These ideas are not mine. They are the rules I try to live up to when I write, with varied success. I have E. B. White and my freshman English prof at the University of Kentucky, Dr. George Cutler, to thank for them. Do with them as you will.
1. Avoid expressing things in ways that distract the reader from the writing. Try to keep your ego out of the way. If you have something worth saying, your material will take care of itself. Remember that you are initiating a dance with the reader, who is just as important to the performance as you. Strive for clarity. Make the reader comfortable.
2. Eschew overly-ornate verbiage. If you have to search for words, it will be obvious to your readers that you have overreached. If such language comes naturally, try not to sound like an egghead.
3. All writing deserves an outline, however brief, even if it is only in your head. Give some thought to how you will express your ideas. Know your references, and be careful not to read into them what you would prefer them to say.
4. Don’t overwrite. Direct descriptions are best, if they are adequate for the job. “High as a kite” can refer to a fly ball, one’s spirits, or one’s reaction to spirits, among many other things. Learn about similes and metaphor, then use them with great care. They can illuminate writing, but only if used sparingly.
The sun rises in a cosmic explosion, spreading vivid fire across the lightening firmament, as Apollo’s chariot commences its journey toward the zenith above the anchorage that marks the Sino-Burmese border.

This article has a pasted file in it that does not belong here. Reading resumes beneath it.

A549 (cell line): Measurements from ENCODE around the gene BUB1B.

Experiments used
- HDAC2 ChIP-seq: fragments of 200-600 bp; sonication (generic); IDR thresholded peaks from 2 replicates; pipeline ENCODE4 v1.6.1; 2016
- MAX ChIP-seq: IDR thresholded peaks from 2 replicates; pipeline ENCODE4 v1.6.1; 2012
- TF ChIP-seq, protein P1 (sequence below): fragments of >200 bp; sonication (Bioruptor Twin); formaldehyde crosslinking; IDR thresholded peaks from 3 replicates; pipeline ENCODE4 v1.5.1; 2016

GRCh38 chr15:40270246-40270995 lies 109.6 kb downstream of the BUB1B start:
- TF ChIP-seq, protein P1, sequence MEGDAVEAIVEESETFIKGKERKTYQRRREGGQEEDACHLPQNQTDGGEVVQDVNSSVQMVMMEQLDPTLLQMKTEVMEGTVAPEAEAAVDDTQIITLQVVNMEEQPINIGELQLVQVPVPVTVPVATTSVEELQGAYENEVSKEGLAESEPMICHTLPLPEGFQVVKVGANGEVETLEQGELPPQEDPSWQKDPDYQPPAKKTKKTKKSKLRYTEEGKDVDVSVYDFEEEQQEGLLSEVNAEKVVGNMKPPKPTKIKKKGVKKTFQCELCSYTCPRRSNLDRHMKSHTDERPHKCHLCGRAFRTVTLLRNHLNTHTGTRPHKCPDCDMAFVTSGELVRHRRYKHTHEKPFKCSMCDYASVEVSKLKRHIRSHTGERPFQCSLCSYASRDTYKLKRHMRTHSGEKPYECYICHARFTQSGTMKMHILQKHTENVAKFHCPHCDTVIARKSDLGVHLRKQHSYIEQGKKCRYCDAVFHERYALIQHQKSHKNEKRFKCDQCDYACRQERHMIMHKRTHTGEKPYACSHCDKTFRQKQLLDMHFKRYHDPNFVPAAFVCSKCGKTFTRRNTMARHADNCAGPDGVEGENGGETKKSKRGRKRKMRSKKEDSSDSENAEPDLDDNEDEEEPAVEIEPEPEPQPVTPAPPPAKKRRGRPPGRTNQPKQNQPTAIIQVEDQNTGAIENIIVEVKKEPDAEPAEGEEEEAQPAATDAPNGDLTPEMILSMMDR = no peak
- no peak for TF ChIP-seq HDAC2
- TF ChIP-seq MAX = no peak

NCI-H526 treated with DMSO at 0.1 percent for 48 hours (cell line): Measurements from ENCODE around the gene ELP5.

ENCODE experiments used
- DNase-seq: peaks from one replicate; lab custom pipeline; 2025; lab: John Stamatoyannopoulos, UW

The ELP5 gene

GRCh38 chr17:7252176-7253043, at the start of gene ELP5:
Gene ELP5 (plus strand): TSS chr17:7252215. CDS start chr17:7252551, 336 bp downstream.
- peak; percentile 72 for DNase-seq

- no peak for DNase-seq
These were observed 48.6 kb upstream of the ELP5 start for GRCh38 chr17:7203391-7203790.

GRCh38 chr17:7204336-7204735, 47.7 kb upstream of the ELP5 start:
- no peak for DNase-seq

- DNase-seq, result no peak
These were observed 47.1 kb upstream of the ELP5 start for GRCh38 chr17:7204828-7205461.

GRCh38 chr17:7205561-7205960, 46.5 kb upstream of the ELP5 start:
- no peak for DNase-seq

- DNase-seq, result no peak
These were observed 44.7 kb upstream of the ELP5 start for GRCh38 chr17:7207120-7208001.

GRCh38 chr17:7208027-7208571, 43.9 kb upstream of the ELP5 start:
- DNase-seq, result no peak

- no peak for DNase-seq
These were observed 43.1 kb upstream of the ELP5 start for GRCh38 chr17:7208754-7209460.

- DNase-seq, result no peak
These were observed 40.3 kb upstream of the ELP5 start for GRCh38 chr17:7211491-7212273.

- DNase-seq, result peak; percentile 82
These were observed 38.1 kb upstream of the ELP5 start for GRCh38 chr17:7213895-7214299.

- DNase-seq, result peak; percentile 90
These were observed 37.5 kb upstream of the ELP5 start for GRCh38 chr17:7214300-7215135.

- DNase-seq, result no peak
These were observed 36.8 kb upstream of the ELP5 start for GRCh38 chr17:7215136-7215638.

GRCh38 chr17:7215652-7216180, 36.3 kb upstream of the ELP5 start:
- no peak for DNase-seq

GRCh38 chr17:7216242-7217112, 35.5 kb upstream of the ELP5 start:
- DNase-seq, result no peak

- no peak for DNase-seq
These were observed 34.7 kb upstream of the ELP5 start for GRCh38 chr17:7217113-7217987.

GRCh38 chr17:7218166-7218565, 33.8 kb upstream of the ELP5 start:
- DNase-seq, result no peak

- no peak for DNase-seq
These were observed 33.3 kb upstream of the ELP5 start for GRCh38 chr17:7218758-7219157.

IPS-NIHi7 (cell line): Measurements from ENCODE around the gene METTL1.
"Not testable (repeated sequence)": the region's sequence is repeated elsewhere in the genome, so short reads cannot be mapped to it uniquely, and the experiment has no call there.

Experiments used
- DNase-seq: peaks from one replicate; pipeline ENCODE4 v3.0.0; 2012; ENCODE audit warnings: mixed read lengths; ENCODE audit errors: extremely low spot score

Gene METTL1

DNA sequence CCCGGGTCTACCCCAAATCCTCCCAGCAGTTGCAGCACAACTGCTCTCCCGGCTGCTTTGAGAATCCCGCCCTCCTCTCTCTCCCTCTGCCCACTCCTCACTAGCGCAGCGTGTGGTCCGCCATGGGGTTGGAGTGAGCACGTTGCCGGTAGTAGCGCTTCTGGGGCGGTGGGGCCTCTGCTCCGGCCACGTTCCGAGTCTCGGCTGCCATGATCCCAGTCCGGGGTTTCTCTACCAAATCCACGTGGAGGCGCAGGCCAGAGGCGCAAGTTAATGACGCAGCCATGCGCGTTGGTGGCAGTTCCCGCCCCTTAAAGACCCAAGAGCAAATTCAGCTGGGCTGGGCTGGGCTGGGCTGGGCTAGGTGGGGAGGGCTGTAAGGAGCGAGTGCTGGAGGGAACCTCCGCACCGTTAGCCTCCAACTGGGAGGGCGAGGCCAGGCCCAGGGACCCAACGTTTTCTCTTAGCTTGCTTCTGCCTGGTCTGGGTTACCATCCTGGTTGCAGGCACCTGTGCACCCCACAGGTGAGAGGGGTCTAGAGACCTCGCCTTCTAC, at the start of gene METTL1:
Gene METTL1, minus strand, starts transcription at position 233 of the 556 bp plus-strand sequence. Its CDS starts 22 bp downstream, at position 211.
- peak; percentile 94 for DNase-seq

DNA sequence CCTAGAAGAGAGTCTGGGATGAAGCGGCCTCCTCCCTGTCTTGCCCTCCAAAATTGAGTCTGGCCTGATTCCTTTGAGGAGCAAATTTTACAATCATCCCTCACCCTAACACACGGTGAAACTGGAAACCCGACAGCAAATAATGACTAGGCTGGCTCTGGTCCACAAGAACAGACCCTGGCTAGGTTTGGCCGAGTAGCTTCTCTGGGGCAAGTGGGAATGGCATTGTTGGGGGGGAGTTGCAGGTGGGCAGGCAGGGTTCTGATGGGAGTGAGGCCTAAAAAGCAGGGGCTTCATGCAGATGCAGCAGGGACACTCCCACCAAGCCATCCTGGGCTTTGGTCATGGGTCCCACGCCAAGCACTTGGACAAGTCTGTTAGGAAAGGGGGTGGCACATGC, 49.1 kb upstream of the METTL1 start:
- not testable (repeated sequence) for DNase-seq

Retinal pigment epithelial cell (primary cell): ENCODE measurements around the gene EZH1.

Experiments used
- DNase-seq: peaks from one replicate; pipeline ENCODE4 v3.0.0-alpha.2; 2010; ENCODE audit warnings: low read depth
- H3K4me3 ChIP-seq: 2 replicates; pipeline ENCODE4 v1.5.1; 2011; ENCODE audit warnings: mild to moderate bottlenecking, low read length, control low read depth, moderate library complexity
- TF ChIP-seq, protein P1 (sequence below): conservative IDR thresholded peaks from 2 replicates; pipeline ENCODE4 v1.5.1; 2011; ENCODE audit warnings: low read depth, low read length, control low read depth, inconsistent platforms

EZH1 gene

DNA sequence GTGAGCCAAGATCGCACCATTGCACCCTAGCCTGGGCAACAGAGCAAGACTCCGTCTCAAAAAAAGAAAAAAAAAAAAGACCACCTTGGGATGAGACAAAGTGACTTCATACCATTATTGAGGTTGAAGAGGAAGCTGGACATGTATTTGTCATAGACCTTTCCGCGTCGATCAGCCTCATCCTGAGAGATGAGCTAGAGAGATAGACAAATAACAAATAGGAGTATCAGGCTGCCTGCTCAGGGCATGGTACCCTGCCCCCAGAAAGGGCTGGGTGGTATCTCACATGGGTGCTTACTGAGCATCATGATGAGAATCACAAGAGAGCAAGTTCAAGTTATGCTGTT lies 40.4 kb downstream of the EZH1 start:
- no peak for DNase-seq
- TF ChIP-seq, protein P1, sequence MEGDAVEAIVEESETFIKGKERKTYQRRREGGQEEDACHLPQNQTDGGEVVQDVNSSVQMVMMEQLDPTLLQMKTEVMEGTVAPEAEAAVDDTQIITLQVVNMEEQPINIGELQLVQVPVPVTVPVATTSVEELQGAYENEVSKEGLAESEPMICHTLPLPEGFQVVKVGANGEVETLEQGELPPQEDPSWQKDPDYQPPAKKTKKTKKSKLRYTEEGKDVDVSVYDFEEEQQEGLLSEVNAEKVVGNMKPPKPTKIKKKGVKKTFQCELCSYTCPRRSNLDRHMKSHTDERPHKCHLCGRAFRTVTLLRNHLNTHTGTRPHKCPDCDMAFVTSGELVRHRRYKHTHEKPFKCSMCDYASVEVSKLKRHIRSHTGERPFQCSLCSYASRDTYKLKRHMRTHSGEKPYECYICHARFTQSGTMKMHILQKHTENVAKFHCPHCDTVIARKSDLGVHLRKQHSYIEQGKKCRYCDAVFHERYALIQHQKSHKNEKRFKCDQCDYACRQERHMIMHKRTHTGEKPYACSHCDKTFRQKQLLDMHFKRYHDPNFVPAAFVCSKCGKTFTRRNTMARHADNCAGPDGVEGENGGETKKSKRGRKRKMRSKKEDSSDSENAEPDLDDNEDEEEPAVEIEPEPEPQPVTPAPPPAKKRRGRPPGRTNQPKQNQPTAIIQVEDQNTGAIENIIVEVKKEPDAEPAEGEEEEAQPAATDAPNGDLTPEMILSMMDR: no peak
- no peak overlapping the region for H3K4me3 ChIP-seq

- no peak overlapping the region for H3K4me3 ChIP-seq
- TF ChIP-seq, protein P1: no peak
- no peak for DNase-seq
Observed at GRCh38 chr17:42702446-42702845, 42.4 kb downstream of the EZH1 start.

“The sun comes up like thunder out of China ‘cross the bay.”
5. Revise and rewrite, then do it again. Your readers’ time is their most valuable commodity, and they are spending it on your work. You owe them the best you can produce. All good writers revise. “Good enough” is not sufficient.
6. Keep your language simple. Fancy prose is hard to read. Save flowery language for poetry. Avoid words like “prose” as affectations, unless your discussion requires them. “His writing sings of the sea” is more effective than “his prose sings of the sea.” If possible, use language that any reader will understand. It’s the friendly thing to do.
7. Never make statements that you can’t back up. One assertion that will not withstand scrutiny can destroy your credibility with all but the least critical (and most gullible) readers. It is safest to assume that the readers know at least as much as you about the subject.
8. Stay away from weak words like “very,” “rather,” “funny,” “pretty” and their kin. They make your writing wimpy, and rarely tell the readers much that they need to know. Which example best tells you about George’s condition?